He invited the Paris press corps for cocktails, then made them pay for their own drinks, explaining that the austerity policy of the Carter administration extended to his travel budget. He even surviced the embarrasment of confessing to the Pope that he had left on his plane the autographed copy of the inaugural address that Carter had asked him to deliver.
Increasingly, too, he asserted command of his own entourage of economic and foreign policy experts. One official, who had been notably uninformative at his briefings, began to open up a bit after Mondale kidded him about "leaking" everything he knew to the press. Another, who had been sarcastic toward both Mondale and reporters, was firmly reminded that he was no longer instructing ivy league undergraduates.
Substantively, the trip is more difficult to evaluate. At the end of his week in Europe, Mondale pronounced his mission "a success", adding, "we are now on a solid basis for progress."
Most European and American diplomats seemed to agree. A German officials, noting that it was hard for the methodical politicians of his country to understand the sudden emergence of two such "unknowns" as Jimmy Carter and Walter Mondale, said he was reassured to find the new Vice President "a man of weight".
The need for the kind of reassurance was heightened, rather than lessened, by the President's own actions during the past week. His statements on the abolition of nuclear testing and the reduction of nuclear weapons stirred serious apprehension in the capitals Mondale was visiting.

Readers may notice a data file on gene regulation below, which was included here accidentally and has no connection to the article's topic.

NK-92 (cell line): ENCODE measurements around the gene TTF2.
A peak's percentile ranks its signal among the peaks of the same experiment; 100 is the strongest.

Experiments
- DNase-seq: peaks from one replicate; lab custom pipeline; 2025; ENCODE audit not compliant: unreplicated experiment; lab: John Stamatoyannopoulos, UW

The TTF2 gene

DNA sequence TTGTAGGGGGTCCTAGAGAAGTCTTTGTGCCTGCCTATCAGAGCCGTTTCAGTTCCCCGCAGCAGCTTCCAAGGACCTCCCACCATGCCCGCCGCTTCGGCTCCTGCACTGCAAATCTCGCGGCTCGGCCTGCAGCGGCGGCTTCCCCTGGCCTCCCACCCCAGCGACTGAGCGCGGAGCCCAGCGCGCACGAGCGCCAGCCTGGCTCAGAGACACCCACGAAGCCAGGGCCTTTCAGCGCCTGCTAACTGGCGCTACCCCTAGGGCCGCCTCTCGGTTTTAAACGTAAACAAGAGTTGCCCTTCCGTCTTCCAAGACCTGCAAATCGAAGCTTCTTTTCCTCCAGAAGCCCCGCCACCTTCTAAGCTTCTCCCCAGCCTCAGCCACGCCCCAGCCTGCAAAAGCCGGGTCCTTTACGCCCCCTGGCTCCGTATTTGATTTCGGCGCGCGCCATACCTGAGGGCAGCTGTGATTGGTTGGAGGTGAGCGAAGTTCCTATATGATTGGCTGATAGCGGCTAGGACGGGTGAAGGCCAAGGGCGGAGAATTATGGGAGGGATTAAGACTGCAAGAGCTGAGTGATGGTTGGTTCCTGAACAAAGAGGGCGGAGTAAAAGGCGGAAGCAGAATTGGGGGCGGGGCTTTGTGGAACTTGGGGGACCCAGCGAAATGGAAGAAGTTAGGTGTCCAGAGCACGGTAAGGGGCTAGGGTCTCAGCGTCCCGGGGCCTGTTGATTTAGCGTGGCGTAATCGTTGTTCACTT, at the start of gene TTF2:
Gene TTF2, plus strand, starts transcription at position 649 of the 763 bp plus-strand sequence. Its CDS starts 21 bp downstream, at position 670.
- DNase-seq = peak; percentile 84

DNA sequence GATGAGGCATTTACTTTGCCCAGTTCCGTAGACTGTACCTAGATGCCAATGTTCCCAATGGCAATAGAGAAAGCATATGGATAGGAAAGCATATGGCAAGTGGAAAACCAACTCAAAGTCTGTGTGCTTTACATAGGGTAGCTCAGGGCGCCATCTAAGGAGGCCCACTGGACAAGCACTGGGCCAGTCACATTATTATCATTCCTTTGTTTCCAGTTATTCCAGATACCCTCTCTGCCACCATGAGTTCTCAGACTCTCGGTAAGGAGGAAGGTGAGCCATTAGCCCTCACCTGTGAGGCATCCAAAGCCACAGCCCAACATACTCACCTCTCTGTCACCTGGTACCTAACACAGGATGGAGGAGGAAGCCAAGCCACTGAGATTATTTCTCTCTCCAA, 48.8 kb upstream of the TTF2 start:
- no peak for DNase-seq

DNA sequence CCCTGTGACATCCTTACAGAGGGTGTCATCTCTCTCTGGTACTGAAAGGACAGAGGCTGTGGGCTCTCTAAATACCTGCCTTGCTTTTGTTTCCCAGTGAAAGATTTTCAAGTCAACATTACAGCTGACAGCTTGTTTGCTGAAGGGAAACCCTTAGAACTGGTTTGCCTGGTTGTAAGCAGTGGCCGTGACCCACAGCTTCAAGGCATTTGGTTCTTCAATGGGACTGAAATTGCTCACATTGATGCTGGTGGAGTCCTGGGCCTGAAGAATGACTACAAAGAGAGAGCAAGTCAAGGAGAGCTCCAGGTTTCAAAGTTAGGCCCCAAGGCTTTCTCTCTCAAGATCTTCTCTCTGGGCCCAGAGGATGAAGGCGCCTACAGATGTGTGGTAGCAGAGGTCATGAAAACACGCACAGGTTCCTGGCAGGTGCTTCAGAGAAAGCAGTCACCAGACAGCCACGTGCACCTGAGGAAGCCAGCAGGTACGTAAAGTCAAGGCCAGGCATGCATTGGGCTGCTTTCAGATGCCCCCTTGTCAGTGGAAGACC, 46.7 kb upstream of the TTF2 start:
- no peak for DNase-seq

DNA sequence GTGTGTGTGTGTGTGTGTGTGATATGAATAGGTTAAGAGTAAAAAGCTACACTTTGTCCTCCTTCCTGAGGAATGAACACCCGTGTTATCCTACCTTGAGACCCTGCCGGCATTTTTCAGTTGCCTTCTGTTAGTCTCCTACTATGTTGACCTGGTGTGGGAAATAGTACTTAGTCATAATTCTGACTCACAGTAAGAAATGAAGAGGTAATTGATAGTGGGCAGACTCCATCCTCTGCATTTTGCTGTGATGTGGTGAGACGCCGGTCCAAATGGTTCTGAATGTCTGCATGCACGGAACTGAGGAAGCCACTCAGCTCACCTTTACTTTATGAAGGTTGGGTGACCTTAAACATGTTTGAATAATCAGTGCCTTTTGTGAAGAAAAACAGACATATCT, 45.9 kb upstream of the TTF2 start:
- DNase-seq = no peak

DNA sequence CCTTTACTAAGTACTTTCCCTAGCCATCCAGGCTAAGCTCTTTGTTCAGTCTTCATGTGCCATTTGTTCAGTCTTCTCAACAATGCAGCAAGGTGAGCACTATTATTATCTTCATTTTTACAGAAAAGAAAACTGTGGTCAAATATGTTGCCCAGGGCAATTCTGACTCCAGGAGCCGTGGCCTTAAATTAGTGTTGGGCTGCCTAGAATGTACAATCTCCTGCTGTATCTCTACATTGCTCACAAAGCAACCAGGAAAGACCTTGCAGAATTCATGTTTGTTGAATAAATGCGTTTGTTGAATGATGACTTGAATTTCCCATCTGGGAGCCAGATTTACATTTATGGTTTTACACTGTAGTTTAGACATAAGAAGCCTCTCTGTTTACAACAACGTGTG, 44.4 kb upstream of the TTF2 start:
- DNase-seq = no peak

"Quite frankly", said one Mondale aide, "the question has come up about what would deter massive Soviet conventional power in the absence of nuclear weapons."
Mondale did his best to reinterpret the President's remarks in a way that reaffirmed, rather than weakened, the American commitment to NATO's nuclear deterrent.
The need to counter the growing Soviet military strength in Central Europe became a larger theme of Mondale's talks than was originally planned; he may well return to Washington as a strong advocate of giving NATO high priority in the administrations current revision of the Ford defense budget.
But on the basis of present knowledge, Mondal was less than totally persuasive in gaining reciprocal commitments from many of the leaders he met.
West German newspapers reported after his visit to Bonn that Schmidt's government would stand by its previous economic plan - regarded as in adequately expansionist by Carter administration officials - rather that heed Mondale's urging to "reflate" faster to help weaker countries overcome their export slump an dunemployment.
In Paris, Giscard plainly indicated his displeasure at the Carter-Mondale drive to convert his cherished "economic summit" into a broader meeting of top officials, tackling nuclear proliferation and other ticklish political issues as well.
More important than these reviews is the one Mondale gets from the White House. As his aides candidly acknowledged, the trip is another of the tests Carter has given his running-mate as part of the process of moving him into a central place in the President's own entourage.
A discernible shudder went through the entourage when, after two days of big Mondale headlings back home, Carter was overheard by reporters at the White House telling Sir Peter Ramsbotham, the British ambassador: "Fritz won't want to come home. He's having such a good time and getting so much attention."
A long-time Washington traveling with Mondale told Eisele: "If Lyndon Johnson had said that, you'd known you might as well not go home".
But the atmosphere lightened a few days later when Jody Powell said Carter found the diplomatic response to Mondale's trip "very encouraging" and praised the Vice President's "substantive" work.
With that degree of encouragement, Mondale is flying home Tuesday.